Botflies (Gasterophilus spp) are parasitic flies that affect the horse's digestive tract and can cause negative health consequences. Botflies lay eggs on the horse's coat in the summer. Some of these eggs, known as horse bots, are ingested as the horse licks and grooms itself. The bot eggs hatch and the larvae develop in the horse's mouth before migrating to the stomach where they attach to the gastric mucosa. Once mature, they detach and are passed through the manure. They pupate into flies, and the cycle repeats with new botflies seeking out horses to host their eggs.
Coconut oil is a popular fat supplement for horses used to promote weight gain, skin health and a shiny coat. It is also used as a cool energy source for exercising horses to add calories to the diet without relying on sugars and starches. Coconut oil is derived from the kernel of mature coconuts that are harvested from the coconut palm tree. The two main types of oil obtained from coconuts are copra oil and virgin coconut oil. High-fat equine feeds are typically made with vegetable fats derived from canola, rice bran, soybean, and flax, but a growing number of products are now using coconut oil as an ingredient.
Fructans are non-structural carbohydrates (NSC) found in cool-season grasses, such as tall fescue and perennial ryegrass. Fructans are indigestible by horses, passing through the foregut to the hindgut where they are rapidly fermented by bacteria to supply energy to the horse. There is an ongoing debate about the effects of fructans on equine health. Some researchers suggest that diets high in fructans predispose horses to health conditions such as insulin resistance, laminitis, or leaky gut syndrome. Other researchers argue that fructans do not cause laminitis because they do not trigger insulin secretion. Some studies showing a negative effect have used artificially high dietary levels of fructans.
Is hair analysis a reliable way to evaluate your horse's mineral status? Mineral testing is an important aspect of monitoring your horse's health, especially if forages in your area are known to be deficient or excessive in a given nutrient. Horses with certain medical conditions may also need frequent monitoring of mineral levels. In horses, mineral status is most commonly assessed through blood testing, hair samples or by evaluating intake with a forage analysis. These methods each have advantages and disadvantages that impact their usefulness. Hair sample analysis is convenient, but few reference ranges have been established for mineral levels in equine hair, making interpretation of results difficult.
Straw or chaff is a high-fibre low-sugar forage that is ideal for horses that are overweight or insulin-resistant. Straw adds bulk to your horse's diet without contributing significant calories or protein. Research shows that adding straw to a forage ration can increase time spent grazing and the expression of natural foraging behaviours. This can improve wellness and prevent boredom without adding excess energy to the diet. While straw is not widely used as horse feed in North America, chaff or chopped straw is commonly fed in the United Kingdom. Mixing straw with other forages is recommended to avoid health concerns that are associated with feeding a straw-only ration.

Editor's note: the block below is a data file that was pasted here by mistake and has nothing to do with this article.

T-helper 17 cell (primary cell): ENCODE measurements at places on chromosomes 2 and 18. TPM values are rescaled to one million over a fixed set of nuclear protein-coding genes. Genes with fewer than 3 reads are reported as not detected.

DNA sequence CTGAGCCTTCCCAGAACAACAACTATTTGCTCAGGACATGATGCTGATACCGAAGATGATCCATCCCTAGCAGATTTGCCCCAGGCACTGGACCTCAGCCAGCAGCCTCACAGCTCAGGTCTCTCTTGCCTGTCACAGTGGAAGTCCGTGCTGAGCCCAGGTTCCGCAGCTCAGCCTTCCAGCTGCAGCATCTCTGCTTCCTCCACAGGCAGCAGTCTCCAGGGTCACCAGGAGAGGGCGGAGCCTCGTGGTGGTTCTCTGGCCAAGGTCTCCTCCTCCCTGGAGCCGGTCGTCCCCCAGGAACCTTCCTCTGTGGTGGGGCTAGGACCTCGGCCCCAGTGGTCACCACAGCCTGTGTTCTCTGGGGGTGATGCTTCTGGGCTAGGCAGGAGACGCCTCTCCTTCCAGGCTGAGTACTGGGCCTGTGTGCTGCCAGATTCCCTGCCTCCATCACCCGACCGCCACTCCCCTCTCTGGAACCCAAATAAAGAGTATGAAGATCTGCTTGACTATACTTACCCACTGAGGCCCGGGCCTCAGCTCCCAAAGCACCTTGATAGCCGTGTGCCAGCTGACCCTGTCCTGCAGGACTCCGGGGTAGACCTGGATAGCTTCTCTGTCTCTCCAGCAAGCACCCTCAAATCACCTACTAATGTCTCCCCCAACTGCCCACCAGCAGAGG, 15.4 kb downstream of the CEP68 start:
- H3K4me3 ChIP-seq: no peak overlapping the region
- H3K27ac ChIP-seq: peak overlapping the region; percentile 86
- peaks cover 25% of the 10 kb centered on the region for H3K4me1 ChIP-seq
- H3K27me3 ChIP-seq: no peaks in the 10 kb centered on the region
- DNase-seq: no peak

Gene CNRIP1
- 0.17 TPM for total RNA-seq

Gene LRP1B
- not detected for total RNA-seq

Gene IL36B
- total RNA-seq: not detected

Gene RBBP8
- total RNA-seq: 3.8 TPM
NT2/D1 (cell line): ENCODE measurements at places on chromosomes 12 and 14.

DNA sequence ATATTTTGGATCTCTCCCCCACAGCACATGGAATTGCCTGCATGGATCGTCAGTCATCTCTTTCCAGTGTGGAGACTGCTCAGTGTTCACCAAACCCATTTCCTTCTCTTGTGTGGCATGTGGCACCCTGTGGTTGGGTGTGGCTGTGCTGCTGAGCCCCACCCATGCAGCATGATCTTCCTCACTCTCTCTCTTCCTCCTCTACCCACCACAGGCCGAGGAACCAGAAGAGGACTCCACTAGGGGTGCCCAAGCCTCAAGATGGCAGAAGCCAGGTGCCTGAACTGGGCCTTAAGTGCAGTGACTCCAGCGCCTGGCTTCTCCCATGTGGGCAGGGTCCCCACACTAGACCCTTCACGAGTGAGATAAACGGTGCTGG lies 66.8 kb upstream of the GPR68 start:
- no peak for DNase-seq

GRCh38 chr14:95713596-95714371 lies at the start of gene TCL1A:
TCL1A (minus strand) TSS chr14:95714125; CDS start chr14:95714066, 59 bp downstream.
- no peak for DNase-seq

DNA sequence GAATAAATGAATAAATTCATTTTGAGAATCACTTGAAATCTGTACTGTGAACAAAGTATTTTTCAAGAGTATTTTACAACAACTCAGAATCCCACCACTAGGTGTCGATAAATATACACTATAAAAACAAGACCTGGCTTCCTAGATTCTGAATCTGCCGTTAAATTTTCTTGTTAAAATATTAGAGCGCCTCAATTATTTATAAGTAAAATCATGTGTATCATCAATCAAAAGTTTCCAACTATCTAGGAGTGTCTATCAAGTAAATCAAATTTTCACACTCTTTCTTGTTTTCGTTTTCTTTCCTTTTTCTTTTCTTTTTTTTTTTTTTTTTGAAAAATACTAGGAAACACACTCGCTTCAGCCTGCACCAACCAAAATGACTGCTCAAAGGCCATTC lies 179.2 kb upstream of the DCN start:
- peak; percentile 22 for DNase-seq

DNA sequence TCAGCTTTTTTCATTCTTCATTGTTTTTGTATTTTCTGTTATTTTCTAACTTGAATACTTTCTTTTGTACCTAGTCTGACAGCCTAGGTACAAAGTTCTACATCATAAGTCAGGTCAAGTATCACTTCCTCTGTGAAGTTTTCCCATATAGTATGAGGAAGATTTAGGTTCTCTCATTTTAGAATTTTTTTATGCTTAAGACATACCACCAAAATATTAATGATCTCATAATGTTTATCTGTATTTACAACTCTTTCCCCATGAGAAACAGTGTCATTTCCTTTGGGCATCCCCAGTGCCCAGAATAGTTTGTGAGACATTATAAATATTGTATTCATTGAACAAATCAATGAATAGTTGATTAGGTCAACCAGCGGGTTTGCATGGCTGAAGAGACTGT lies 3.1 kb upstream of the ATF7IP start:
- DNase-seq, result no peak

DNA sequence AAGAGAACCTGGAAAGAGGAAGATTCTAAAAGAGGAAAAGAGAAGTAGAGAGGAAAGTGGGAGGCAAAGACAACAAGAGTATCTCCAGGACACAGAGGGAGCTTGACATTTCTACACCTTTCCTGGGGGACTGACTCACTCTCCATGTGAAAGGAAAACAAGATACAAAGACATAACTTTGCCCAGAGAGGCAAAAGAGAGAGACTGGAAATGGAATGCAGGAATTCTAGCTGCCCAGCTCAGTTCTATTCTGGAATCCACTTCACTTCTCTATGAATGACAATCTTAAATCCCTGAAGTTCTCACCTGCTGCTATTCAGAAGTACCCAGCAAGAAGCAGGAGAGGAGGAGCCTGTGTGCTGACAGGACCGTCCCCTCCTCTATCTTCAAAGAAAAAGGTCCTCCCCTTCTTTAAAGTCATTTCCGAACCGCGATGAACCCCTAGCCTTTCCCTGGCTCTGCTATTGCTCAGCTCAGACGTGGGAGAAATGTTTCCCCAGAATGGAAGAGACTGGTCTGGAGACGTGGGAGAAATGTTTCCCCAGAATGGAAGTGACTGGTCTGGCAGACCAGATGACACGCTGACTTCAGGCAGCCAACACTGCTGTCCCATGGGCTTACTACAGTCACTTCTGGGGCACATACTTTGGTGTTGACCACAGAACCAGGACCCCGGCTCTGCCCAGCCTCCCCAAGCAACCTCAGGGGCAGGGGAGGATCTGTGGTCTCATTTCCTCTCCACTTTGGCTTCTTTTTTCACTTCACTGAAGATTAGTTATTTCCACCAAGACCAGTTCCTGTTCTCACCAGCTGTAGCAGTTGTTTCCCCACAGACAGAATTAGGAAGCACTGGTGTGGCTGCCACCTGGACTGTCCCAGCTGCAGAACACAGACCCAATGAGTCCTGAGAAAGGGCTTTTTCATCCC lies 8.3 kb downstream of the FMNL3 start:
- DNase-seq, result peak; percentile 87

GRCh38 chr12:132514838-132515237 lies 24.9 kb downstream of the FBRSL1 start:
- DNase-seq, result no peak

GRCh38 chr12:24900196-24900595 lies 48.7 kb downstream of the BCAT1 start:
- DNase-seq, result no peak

Equine COPD - or chronic obstructive pulmonary disease - is a now-obsolete term for a common condition in horses that causes coughing and poor performance. This condition is now referred to as equine asthma and is one of the most common non-infectious lung diseases. Severe equine asthma affects 14–17% of horses in some populations, but up to 70% of pleasure horses have indicators of mild to moderate asthma. Horses affected by equine asthma typically have increased mucus production, difficulty breathing during exercise and sometimes at rest, cough, and nasal discharge. More severe cases may result in acute respiratory distress.
Also known as linseed, flaxseed is produced from the flax plant and can be used to provide fat, protein, and fibre in the equine diet. Flax products are cost-effective, calorie-dense and commonly fed to horses for weight gain or to support the energy requirements of high-performance exercise. Flax seeds and flax oil are also sources of the omega-3 fatty acid, alpha-linolenic acid (ALA). This essential fatty acid can be used to balance omega-6 intake and helps maintain skin and coat quality. While consuming omega-3s is generally associated with health benefits, not all omega-3 fatty acids have the same effects on the horse's body. Flax oil does not contain DHA or EPA, the two fatty acids associated with healthy inflammatory regulation and improved joint health.